By Robert Plummer
Business reporter, BBC News
Even before Congonhas airport in Sao Paulo became the scene of Brazil's worst aviation disaster, it was already notorious as a symbol of transport chaos in the country.
Up to 200 people were killed in Tuesday's crash
Congonhas has always been popular with business travellers because it is just 8km (5 miles) from the city centre, as opposed to the main international Guarulhos airport, which is 35km out of town.
It is also Brazil's busiest airport: more than 17 million passengers passed through it in 2005.
But it has problems going back as far as October 1996, when a TAM airlines Fokker-100 plane crashed shortly after take-off, hitting a block of flats and several houses. All 96 people on board were killed, as well as three on the ground.
That accident prompted fears that Congonhas was too close to residential areas and that its runways were too short for comfort - especially for pilots trying to land during Sao Paulo's all-too-frequent heavy rainstorms.
In February, a federal court briefly banned three types of large jet from using the airport, before the decision was overturned on appeal because of its potential economic impact.
At the same time, wider problems have intensified pressure on Congonhas, with discontent among air traffic controllers turning into a major infrastructure crisis across Brazil.
Air travel in Brazil has been in disarray for more than a year now, ever since the once-mighty flag-carrier Varig began cancelling flights because it could no longer meet operating payments.
After months of efforts to restructure and sell off the debt-ridden airline, it fell into the hands of budget airline Gol, which snapped it up in April for $275m (£140m).
The implosion of Varig left the way clear for Brazil's other airlines, TAM and Gol, but it also made flights scarcer and more expensive - a serious difficulty in a country that is larger than all of Europe put together.
In October 2006, another crash brought matters to a head. A collision involving a US-owned private jet and a Gol Boeing 737 over the Amazon rainforest killed all 154 people on board the Boeing.
In the aftermath of that accident, various shortcomings in the cash-strapped Brazilian air traffic system came to light.
Radar coverage of the Amazon is apparently plagued by black holes, despite the launch five years ago of a $1.4bn surveillance system, known as Sivam, that was supposed to protect the region from drug-runners and illegal loggers.
And according to media reports, the poor English of controllers attempting to communicate with the executive jet's American pilots may have been a factor in the 2006 crash.
Civilian or military?
The other main consequence of that disaster was a go-slow by the air traffic controllers, who started working to rule in protest at low staffing levels, overwork and low pay.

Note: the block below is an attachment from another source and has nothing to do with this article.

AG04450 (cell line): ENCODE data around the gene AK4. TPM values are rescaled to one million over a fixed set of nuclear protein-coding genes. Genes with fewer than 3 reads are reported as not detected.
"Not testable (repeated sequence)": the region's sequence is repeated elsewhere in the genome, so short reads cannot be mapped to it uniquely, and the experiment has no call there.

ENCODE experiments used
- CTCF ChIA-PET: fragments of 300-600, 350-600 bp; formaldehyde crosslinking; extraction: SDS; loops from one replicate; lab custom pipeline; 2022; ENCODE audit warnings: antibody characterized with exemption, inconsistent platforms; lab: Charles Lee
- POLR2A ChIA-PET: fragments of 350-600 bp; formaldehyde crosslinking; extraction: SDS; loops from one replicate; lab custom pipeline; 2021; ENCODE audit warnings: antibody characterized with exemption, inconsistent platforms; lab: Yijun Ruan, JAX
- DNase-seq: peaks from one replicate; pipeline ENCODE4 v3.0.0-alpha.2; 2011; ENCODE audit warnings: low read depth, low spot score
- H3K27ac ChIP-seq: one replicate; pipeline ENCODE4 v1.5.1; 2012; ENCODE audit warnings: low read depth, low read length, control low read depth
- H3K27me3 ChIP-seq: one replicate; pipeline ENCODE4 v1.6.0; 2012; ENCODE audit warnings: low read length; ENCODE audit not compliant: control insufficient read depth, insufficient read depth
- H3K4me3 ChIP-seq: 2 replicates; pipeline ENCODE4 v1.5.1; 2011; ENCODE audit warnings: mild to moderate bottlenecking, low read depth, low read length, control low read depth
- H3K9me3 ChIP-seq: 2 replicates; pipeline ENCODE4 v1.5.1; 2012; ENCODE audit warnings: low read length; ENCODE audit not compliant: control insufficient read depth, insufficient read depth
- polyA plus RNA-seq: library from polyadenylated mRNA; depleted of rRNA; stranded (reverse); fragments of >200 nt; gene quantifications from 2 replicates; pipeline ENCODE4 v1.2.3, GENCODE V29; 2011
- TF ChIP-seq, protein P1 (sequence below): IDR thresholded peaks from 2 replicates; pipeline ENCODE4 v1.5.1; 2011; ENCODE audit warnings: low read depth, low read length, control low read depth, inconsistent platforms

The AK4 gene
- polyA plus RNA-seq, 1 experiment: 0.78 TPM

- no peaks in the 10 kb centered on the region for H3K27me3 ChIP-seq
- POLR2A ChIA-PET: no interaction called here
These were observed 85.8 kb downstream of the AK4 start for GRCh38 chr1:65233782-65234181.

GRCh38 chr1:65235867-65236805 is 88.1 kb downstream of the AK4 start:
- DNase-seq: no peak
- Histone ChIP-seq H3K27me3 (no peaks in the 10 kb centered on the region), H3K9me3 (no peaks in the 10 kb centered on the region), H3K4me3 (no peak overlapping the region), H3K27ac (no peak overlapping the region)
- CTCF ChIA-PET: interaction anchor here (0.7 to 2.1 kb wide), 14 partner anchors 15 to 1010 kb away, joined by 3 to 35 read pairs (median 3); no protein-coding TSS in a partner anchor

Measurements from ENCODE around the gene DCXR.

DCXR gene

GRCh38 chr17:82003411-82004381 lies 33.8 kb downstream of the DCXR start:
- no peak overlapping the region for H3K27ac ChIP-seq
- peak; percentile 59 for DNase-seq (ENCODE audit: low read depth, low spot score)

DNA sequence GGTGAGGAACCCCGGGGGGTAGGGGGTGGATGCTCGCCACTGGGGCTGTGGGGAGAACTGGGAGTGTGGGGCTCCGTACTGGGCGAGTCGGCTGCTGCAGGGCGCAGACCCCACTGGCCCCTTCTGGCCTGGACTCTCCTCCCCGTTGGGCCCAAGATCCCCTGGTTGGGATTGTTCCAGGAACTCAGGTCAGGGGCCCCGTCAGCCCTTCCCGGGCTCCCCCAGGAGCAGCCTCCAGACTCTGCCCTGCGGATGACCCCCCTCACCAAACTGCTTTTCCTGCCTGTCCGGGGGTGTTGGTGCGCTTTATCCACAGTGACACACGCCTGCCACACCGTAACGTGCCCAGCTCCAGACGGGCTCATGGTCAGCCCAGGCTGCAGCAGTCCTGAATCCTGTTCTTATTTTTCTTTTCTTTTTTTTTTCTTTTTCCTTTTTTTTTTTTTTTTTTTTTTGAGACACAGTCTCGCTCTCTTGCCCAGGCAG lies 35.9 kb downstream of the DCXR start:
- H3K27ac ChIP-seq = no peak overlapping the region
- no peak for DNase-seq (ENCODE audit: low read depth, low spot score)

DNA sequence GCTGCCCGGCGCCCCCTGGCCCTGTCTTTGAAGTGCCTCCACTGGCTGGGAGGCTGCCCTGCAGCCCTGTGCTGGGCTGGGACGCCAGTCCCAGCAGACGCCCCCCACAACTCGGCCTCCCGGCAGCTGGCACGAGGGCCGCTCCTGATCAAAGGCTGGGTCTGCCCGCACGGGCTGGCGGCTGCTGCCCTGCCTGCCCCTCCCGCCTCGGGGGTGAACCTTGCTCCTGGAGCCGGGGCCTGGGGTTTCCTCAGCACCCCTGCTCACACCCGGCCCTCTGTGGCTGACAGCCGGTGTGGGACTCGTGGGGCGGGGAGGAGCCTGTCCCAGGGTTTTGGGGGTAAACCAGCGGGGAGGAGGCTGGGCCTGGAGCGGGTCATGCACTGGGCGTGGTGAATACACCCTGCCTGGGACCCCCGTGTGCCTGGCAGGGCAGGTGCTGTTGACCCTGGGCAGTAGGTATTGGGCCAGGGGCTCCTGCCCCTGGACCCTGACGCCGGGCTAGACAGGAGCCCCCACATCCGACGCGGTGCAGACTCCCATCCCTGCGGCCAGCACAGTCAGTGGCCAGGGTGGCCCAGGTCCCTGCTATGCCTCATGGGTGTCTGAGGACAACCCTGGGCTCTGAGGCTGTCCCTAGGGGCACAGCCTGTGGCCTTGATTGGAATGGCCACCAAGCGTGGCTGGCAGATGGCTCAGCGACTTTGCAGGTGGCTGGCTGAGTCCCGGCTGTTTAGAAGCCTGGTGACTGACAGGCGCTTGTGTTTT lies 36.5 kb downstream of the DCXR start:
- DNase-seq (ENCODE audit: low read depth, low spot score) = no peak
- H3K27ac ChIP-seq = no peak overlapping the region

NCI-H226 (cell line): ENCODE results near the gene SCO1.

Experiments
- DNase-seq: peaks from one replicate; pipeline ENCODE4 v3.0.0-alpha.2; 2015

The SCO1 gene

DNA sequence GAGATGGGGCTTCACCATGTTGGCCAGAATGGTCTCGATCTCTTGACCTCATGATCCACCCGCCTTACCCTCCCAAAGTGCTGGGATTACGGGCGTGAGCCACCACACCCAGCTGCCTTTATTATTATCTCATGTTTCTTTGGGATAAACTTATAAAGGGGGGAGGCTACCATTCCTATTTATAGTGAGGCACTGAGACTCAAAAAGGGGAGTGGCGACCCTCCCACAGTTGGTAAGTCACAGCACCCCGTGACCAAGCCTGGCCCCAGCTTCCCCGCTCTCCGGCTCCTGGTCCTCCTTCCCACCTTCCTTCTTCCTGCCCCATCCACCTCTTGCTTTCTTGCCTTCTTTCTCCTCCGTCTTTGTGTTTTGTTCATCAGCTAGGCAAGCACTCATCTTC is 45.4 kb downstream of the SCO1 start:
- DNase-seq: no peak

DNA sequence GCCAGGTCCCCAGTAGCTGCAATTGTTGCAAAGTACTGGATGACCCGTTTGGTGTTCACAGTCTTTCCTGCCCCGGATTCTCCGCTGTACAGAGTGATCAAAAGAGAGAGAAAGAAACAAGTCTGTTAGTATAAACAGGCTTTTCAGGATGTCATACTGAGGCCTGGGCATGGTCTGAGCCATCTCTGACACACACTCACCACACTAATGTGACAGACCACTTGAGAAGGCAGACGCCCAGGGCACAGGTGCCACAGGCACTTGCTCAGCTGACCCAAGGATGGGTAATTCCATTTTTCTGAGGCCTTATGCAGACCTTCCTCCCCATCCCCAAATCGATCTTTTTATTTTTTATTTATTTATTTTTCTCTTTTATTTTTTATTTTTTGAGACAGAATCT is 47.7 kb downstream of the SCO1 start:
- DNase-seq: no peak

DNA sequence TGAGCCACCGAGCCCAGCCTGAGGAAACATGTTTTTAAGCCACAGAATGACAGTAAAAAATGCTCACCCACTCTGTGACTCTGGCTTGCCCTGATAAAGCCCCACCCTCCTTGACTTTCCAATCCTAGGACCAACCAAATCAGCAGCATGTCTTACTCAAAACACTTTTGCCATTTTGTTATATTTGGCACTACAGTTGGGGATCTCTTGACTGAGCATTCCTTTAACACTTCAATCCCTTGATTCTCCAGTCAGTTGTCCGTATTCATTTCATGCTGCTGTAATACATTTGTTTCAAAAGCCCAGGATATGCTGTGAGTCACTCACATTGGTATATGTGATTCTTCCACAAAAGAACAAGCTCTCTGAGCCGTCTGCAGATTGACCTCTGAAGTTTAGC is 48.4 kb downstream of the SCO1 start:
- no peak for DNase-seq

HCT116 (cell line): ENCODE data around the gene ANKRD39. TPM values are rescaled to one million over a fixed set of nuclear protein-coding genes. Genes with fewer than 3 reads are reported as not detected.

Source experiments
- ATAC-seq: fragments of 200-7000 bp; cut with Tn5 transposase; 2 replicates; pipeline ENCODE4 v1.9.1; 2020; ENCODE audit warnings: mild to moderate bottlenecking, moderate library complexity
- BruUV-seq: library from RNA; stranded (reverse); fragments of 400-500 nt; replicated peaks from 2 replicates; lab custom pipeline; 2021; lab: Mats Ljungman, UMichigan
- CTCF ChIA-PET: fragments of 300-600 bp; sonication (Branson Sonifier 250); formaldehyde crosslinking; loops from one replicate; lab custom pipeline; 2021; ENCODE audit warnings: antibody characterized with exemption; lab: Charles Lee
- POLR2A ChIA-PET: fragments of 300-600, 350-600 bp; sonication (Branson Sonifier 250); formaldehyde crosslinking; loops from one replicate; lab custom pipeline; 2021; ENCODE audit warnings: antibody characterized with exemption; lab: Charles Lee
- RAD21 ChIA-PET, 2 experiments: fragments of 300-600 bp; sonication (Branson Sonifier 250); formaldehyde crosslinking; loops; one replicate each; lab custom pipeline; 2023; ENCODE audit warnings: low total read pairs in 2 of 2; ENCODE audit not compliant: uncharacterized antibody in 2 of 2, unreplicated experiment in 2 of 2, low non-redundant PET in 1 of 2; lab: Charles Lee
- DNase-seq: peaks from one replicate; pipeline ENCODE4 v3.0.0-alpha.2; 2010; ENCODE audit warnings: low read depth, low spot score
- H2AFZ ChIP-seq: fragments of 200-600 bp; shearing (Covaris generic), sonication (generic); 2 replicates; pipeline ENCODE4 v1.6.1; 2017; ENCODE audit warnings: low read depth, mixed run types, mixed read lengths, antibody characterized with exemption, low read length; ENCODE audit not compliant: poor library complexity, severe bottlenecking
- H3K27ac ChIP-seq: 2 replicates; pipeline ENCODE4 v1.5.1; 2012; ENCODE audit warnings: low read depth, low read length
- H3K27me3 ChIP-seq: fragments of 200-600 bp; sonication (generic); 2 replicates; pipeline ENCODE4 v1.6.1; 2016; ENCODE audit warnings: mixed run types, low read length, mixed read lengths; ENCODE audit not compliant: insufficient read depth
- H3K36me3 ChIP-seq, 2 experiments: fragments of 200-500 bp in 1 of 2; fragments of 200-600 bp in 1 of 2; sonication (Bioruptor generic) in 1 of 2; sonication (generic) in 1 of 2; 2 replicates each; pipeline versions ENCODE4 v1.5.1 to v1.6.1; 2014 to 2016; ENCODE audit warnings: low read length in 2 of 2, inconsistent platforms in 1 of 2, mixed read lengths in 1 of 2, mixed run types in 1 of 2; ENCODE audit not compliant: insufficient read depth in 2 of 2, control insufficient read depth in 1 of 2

The discontent was exacerbated in March after the men were told they faced prosecution for mutiny, since they are subject to military discipline even though they work in civil aviation.
The advice to Think Big has not been heeded
For several hours, the country's airports were paralysed as controllers refused to allow any planes to take off.
One of the strikers' key demands was for their sector to be switched to civilian management. The idea that directing civil aviation should be under the armed forces' control is arguably an unnecessary hangover from Brazil's years of military rule, which ended in 1985.
They returned to work after the government's planning minister, Paulo Bernardo, agreed to "a gradual implementation of a civil solution".
But President Luiz Inacio Lula da Silva later went back on the deal, saying: "Only after order has been re-established can we go back to talking about changes in the sector. I understand the reasons for the strike, but we can't allow this in the aeronautic service."
Observers say Lula was bowing to pressure from military commanders who were angered at his decision to negotiate with the strikers rather than discipline them.
Clearly wavering between his position as commander-in-chief and his background as a former trade union leader, Lula ended up muddling his way through.
Gol eventually proved the winner in the race to buy Varig
But the problem has failed to go away. The air traffic dispute resurfaced in June, when renewed delays at airports prompted the Aeronautical Command of the Brazilian defence ministry to remove 14 controllers considered to be the ringleaders.
Defenders of Congonhas airport point out that neither the air traffic control problems nor the type of jet could be blamed for Tuesday's crash.
The plane, an Airbus A320, was not covered by the short-lived federal ban, they say.
But now that Brazil has suffered another major air accident, public confidence in the country's aviation is at an all-time low - and the authorities are likely to come under increasing pressure to resolve the long-running problems in the system.